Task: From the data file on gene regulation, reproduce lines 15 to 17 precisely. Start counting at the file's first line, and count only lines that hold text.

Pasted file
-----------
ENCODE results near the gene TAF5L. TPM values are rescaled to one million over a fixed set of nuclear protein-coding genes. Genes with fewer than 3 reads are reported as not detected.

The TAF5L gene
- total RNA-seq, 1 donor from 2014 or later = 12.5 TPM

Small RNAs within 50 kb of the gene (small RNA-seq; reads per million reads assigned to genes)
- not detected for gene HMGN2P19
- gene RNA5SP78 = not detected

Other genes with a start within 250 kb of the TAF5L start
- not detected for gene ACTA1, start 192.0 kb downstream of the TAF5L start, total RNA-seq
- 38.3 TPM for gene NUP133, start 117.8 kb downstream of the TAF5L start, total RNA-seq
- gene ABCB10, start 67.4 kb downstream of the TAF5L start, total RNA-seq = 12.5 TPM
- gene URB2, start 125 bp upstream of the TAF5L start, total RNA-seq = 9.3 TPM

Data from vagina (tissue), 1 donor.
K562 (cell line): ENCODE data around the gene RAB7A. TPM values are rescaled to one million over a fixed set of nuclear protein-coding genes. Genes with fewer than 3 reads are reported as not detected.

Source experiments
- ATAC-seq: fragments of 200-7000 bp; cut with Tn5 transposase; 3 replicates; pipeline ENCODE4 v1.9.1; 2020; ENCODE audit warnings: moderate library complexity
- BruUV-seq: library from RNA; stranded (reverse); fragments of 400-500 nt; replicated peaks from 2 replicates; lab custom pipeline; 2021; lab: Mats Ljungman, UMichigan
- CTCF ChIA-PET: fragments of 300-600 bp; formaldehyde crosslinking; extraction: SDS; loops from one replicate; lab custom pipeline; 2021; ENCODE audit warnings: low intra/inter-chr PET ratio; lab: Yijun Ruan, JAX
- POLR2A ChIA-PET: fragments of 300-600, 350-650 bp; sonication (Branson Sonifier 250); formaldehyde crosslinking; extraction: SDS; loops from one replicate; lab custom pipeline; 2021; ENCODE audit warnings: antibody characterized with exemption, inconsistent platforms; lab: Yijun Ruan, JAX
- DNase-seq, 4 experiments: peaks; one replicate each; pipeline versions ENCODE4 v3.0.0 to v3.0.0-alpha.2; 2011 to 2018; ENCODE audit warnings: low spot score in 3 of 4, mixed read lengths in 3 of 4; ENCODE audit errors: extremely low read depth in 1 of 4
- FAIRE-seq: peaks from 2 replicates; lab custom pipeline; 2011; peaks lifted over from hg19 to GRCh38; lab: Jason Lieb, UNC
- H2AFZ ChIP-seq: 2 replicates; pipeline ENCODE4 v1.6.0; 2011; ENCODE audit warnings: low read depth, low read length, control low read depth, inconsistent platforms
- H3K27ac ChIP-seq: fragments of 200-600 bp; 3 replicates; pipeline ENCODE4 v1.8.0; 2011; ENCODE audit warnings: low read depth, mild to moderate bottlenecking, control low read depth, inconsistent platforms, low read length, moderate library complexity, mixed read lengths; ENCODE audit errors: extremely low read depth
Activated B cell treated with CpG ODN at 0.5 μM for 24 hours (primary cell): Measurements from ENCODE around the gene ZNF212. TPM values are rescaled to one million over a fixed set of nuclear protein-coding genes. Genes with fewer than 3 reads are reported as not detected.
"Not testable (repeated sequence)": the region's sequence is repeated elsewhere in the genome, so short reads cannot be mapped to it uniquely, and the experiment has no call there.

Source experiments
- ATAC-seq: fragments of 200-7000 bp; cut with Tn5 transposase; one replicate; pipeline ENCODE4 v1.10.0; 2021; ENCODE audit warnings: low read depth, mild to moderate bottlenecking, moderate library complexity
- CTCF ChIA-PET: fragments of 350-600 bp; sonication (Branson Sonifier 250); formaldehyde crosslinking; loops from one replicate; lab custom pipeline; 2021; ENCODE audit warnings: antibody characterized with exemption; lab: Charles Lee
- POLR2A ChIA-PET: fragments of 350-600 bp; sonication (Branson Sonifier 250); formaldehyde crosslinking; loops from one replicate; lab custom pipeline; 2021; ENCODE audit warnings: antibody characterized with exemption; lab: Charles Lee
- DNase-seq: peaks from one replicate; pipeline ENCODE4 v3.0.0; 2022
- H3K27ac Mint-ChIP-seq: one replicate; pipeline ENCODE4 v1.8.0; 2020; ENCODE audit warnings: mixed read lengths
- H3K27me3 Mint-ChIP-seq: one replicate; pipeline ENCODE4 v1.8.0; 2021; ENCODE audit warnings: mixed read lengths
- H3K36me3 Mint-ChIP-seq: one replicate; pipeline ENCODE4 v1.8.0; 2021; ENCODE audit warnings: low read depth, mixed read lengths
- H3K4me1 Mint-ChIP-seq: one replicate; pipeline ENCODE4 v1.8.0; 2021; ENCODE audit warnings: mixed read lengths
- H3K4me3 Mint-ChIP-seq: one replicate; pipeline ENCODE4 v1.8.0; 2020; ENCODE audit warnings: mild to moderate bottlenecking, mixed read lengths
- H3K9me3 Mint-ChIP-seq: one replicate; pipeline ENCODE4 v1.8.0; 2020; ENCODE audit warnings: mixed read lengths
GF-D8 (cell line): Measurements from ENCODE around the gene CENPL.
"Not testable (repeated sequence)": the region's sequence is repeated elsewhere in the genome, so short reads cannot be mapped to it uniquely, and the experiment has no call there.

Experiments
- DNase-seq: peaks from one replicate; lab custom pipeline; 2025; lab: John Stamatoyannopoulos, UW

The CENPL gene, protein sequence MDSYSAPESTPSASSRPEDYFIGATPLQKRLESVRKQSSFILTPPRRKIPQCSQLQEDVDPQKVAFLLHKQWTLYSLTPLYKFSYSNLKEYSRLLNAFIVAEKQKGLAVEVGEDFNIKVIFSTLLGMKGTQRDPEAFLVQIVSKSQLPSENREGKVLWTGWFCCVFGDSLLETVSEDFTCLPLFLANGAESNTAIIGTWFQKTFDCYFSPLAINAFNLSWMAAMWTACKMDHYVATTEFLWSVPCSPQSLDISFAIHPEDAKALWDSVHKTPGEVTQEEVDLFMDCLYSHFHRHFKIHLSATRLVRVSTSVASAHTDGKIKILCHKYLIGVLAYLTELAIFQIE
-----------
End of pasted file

- ATAC-seq: fragments of 200-7000 bp; cut with Tn5 transposase; 3 replicates; pipeline ENCODE4 v1.9.1; 2020; ENCODE audit warnings: moderate library complexity
- BruUV-seq: library from RNA; stranded (reverse); fragments of 400-500 nt; replicated peaks from 2 replicates; lab custom pipeline; 2021; lab: Mats Ljungman, UMichigan
- CTCF ChIA-PET: fragments of 300-600 bp; formaldehyde crosslinking; extraction: SDS; loops from one replicate; lab custom pipeline; 2021; ENCODE audit warnings: low intra/inter-chr PET ratio; lab: Yijun Ruan, JAX